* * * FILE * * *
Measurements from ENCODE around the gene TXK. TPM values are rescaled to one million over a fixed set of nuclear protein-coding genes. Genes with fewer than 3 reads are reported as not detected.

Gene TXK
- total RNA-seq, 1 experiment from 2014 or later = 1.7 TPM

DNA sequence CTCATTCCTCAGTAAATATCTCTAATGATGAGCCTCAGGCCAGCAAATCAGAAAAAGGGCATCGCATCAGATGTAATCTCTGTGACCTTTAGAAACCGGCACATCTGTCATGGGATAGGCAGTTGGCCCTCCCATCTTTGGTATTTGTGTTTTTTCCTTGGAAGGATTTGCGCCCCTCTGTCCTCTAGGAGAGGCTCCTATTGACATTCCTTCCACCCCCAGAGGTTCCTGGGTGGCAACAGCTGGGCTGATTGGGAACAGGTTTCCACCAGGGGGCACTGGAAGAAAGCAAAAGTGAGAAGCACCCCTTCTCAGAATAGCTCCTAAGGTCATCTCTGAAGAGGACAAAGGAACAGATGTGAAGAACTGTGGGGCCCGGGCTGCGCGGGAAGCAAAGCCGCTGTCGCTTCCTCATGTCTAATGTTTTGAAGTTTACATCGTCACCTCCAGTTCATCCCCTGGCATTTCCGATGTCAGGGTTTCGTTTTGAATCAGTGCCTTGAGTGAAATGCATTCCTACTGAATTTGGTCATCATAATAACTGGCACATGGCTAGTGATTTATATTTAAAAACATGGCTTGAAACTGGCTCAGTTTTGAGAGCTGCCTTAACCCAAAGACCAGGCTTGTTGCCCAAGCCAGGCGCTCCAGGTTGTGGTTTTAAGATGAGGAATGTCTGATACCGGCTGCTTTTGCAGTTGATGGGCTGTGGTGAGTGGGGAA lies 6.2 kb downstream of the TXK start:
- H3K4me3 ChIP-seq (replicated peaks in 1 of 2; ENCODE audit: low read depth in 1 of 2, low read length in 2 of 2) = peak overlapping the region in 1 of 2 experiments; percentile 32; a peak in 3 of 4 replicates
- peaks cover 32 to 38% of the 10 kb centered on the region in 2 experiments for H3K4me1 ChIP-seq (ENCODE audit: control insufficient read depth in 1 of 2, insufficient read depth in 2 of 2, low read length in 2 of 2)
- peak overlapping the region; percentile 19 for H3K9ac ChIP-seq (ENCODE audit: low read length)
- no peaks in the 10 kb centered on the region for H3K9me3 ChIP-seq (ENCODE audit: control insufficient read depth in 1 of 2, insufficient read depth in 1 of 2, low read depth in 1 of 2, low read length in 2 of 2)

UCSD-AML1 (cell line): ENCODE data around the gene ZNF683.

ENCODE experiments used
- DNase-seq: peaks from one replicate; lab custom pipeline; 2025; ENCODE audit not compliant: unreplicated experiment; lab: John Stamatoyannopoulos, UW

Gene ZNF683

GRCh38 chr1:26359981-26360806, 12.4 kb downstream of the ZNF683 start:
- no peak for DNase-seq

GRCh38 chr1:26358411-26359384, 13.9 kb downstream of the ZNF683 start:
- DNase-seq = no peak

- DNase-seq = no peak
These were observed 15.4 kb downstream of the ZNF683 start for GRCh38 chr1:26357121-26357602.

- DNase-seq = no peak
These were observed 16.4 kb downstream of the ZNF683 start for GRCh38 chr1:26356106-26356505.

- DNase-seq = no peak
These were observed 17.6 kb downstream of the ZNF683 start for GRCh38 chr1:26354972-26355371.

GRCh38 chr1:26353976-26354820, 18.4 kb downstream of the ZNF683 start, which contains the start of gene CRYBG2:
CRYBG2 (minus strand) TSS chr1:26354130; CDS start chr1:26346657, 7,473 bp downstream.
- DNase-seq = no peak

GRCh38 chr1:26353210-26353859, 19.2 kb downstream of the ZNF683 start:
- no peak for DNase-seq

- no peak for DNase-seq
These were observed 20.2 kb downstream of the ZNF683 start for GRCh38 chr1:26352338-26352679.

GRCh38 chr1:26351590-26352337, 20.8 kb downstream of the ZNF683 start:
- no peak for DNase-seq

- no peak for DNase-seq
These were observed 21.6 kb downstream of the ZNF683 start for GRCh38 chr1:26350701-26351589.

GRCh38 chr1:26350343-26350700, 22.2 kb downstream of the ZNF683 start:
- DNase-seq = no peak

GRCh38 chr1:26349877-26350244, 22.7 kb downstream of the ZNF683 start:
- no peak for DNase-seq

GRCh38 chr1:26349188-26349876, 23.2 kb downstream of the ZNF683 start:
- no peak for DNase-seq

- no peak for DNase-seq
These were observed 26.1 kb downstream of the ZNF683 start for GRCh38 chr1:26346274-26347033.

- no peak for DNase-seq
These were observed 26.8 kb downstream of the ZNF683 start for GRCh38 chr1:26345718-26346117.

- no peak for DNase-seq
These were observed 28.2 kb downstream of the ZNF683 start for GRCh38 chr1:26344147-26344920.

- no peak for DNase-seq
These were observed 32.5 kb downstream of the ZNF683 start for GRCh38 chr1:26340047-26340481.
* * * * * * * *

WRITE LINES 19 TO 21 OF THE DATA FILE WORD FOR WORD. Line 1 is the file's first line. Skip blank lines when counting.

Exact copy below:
- DNase-seq = no peak
These were observed 16.4 kb downstream of the ZNF683 start for GRCh38 chr1:26356106-26356505.

- DNase-seq = no peak